For the past 18 months or more, we have been inflicted with the screeching warning cries of a soon-to-come economic recession. Every chance and every possible indicator have been scrutinized to find some weakness in this strong economy. It seems the doomsayers won’t be happy until they see a downturn. Still, the economy keeps pushing forward with strength and vigor.
Now don’t get me wrong, someday we will see a recession again. Eventually, our economy will pause and even slow down. But truth be told, no one can predict when such a change will occur. Only God has the power to know the future. Everyone else is just guessing or projecting—maybe a sophisticated guess, but a guess just the same.
The motives for those rooting for a recession may be political or possibly well-intentioned. Either way, we just don’t know what, how or when an economic downturn will occur. The good news is that the concern about such a recession could be a catalyst for some positive impact in our lives. Whether or not a recession materializes, we can use this moment as a wake-up call to review our personal finances and shore up our lives to ensure we are prepared for both good times and bad.
During good times, it is easy to get comfortable with and pay less attention to our finances. This behavior could lead to us drifting outside the safety of a well-kept financial path.
Let's take a look at three key financial areas that seem to drift the most and have the potential to put us at risk when economic shifts occur.
Of all the categories, debt may be the biggest culprit to financial instability. It starts out harmless, but can quickly grow into a cash-consuming overlord. When times are good, making those monthly payments is doable. When the economy contracts, causing layoffs or downgrades of some sort to your take-home pay, those easy monthly payments aren’t so easy anymore. The solution: start reducing debt and moving toward being debt-free as quickly as possible.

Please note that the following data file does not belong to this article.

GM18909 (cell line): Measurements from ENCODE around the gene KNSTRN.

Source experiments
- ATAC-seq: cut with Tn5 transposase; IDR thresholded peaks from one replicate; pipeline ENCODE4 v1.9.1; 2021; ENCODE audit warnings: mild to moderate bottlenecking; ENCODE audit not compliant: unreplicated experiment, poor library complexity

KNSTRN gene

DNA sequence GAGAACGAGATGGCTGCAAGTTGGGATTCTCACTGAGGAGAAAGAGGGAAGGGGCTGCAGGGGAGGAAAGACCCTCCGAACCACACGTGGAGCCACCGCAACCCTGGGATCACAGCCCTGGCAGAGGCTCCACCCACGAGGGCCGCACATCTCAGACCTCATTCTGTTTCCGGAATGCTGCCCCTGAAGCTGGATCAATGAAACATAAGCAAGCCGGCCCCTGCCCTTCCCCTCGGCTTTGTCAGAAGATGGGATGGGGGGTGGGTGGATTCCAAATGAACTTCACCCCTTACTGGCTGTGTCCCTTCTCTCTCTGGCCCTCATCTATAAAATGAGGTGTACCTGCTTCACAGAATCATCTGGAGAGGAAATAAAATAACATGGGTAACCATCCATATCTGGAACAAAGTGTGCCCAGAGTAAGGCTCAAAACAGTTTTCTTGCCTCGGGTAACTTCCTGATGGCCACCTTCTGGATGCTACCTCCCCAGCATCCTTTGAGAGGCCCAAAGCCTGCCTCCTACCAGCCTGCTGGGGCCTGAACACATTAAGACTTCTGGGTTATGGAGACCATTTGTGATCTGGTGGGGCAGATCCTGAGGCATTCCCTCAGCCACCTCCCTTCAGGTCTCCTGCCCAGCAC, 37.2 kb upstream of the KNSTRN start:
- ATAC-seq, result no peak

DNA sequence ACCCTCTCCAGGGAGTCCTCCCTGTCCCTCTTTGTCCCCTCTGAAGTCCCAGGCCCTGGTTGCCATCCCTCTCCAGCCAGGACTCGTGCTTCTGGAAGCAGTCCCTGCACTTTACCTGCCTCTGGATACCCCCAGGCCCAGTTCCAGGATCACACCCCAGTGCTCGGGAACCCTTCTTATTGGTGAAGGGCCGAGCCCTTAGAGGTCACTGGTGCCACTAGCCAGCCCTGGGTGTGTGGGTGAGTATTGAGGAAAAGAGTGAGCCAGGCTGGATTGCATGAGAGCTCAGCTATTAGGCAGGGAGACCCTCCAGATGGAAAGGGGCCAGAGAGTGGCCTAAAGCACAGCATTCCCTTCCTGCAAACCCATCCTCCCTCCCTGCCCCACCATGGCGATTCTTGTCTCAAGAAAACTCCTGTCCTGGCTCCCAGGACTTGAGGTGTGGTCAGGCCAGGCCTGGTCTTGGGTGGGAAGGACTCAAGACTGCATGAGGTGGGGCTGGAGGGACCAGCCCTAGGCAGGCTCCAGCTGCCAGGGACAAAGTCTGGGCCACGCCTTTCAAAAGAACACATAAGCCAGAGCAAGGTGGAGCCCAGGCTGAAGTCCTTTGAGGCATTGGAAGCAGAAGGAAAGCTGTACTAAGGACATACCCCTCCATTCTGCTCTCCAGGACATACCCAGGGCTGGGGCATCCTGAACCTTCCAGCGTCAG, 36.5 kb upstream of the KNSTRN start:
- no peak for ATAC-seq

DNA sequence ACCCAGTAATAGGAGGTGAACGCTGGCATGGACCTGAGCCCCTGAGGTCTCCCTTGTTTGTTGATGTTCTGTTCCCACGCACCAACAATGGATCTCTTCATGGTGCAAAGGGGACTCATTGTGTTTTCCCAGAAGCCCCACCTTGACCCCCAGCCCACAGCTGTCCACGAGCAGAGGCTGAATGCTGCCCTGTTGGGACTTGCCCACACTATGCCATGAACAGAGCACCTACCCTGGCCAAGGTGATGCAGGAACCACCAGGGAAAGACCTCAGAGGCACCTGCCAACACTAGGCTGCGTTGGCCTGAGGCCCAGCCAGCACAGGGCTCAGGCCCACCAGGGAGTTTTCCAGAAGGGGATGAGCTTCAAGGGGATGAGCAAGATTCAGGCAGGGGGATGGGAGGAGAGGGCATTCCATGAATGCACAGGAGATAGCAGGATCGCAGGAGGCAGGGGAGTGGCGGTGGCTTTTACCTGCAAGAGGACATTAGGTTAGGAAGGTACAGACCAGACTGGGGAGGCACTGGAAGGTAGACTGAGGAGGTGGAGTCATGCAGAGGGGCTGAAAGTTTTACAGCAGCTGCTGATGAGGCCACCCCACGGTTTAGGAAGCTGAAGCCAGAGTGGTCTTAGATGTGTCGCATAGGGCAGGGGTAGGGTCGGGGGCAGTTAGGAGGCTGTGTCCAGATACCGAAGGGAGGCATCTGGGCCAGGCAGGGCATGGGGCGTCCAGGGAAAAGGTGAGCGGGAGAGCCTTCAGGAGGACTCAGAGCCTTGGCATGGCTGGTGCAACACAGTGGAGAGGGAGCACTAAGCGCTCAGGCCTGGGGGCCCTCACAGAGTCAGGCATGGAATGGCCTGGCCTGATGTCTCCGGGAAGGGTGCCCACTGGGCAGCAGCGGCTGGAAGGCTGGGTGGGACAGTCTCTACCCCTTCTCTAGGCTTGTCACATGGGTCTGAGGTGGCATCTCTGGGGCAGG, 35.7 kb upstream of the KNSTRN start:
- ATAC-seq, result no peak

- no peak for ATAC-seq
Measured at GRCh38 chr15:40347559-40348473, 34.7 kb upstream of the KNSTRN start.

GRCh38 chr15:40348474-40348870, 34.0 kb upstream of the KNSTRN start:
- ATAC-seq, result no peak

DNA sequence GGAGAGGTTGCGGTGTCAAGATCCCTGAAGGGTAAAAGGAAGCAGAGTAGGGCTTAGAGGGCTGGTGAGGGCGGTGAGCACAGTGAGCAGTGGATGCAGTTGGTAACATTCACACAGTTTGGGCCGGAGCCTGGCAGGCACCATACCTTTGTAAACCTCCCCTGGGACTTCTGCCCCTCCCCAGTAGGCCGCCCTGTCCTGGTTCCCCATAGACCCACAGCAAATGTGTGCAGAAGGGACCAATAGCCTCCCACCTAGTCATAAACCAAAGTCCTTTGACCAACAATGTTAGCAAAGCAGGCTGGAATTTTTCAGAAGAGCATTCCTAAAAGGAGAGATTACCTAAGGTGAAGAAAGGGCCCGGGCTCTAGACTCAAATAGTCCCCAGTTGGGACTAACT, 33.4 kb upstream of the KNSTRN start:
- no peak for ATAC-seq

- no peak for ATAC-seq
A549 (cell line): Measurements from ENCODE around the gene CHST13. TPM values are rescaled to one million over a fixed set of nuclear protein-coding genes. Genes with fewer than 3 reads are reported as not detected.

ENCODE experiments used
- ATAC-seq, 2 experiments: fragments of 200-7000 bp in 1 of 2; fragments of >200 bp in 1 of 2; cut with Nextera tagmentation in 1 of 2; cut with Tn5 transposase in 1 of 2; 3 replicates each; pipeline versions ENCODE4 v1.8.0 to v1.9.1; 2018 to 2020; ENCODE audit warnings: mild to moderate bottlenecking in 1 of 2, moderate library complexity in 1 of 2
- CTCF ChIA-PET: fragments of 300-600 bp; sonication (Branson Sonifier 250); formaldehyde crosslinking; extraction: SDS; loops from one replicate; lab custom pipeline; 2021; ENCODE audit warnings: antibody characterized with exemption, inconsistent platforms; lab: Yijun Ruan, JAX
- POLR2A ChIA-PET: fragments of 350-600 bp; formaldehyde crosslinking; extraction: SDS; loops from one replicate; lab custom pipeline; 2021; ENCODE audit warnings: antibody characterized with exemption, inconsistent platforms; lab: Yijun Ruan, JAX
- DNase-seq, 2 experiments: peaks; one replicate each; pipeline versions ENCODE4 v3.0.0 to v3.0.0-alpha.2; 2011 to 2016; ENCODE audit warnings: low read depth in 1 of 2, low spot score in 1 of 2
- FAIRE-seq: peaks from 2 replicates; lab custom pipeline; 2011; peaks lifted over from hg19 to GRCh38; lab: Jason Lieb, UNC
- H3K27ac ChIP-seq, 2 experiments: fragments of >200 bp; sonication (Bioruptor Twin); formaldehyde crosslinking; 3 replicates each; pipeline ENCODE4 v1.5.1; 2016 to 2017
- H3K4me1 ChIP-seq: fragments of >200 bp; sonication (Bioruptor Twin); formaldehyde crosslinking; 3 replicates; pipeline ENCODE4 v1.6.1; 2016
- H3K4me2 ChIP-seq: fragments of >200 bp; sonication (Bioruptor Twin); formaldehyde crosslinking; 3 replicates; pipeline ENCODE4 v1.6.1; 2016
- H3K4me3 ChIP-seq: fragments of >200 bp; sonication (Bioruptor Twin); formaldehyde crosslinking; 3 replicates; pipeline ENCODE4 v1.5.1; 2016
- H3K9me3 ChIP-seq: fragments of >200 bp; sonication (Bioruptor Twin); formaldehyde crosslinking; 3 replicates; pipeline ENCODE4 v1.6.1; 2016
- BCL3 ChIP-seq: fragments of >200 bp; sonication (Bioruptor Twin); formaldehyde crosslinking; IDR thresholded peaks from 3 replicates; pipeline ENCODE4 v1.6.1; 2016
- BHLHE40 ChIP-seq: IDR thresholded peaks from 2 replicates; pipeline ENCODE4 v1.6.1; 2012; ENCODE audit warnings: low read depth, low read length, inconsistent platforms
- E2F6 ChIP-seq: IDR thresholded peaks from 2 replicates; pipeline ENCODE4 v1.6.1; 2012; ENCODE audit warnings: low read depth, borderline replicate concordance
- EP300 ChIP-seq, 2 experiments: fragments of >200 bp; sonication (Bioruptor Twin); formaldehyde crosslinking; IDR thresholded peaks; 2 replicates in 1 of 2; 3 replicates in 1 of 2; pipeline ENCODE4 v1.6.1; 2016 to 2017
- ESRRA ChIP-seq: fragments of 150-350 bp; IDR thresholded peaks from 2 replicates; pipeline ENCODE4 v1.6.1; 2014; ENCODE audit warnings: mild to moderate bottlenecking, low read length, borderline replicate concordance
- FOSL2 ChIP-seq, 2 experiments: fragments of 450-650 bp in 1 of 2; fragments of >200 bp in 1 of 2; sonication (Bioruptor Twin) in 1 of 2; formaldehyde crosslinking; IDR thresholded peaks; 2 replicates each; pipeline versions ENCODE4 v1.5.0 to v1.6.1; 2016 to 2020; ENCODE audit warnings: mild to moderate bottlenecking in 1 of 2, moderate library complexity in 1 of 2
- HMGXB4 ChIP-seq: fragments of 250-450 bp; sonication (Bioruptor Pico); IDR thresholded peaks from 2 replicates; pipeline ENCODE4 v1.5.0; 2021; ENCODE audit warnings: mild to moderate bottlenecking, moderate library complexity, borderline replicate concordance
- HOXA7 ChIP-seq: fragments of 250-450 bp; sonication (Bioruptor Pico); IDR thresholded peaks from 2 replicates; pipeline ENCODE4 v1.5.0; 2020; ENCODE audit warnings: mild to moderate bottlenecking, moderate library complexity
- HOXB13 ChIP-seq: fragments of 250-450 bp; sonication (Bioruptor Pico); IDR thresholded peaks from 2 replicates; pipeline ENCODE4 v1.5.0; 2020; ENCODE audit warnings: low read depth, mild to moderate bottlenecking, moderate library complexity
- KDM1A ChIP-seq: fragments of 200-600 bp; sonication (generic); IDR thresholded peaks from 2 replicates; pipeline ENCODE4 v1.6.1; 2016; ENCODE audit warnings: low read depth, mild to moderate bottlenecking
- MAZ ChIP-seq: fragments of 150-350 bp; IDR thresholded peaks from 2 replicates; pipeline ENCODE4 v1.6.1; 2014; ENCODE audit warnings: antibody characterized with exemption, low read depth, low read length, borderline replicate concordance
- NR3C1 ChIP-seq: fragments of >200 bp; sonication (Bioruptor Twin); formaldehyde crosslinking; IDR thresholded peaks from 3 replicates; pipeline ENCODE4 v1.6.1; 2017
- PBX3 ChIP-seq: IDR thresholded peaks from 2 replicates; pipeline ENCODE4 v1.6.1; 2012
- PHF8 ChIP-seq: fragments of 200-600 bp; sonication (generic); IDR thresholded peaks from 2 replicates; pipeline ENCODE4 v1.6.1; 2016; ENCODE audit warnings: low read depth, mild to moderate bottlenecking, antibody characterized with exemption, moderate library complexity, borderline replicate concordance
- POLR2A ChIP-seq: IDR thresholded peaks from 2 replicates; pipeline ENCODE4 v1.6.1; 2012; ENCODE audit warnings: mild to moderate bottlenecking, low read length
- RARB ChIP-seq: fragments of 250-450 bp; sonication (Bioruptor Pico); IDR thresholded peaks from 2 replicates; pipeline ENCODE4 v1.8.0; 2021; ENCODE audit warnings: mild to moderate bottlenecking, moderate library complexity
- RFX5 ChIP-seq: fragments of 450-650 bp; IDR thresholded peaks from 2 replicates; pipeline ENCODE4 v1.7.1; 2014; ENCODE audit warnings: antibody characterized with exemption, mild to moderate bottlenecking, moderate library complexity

The second area of mischief worth visiting is the concept of building a moat around your castle—not a liquid-filled trench as in the days of old, but a moat of liquidity. Cash reserves protect your wealth from being plundered by the necessity of falling into debt when the unexpected occurs.
The old rule of thumb of having three to six months of overhead is a good start, but also saving and preparing for those normally unaccounted-for occasional expenses, such as home and car repairs, birthday and wedding gifts, taxes and health care needs, is wise. By doing so, you not only prepare for financial disturbance but may just eradicate the possible debt saga mentioned above.
A third category is lifestyle. Make sure you haven’t drifted into a lifestyle that is only sustainable under perfect conditions. It is all too easy to adapt upward when things are improving, and so incredibly hard to adjust downward when finances begin to decay. Avoid the pain by adjusting your lifestyle now to include upside margin that could also act as a downside buffer.
One bonus category to consider is your retirement and other investments. Now might be a good time to review your portfolio holdings. A flight to quality can often occur as a recession slips in, so check to see if there are any speculative, fundamentally weak holdings that might be ravaged by an economic downturn.
Because you may be making moves anyway, it might also be an excellent time to consider how your investments might be profiting from or promoting things that are in direct conflict with your personal values and beliefs. A quick way to do this is to utilize the free biblically responsible screening tool at nacfc.org.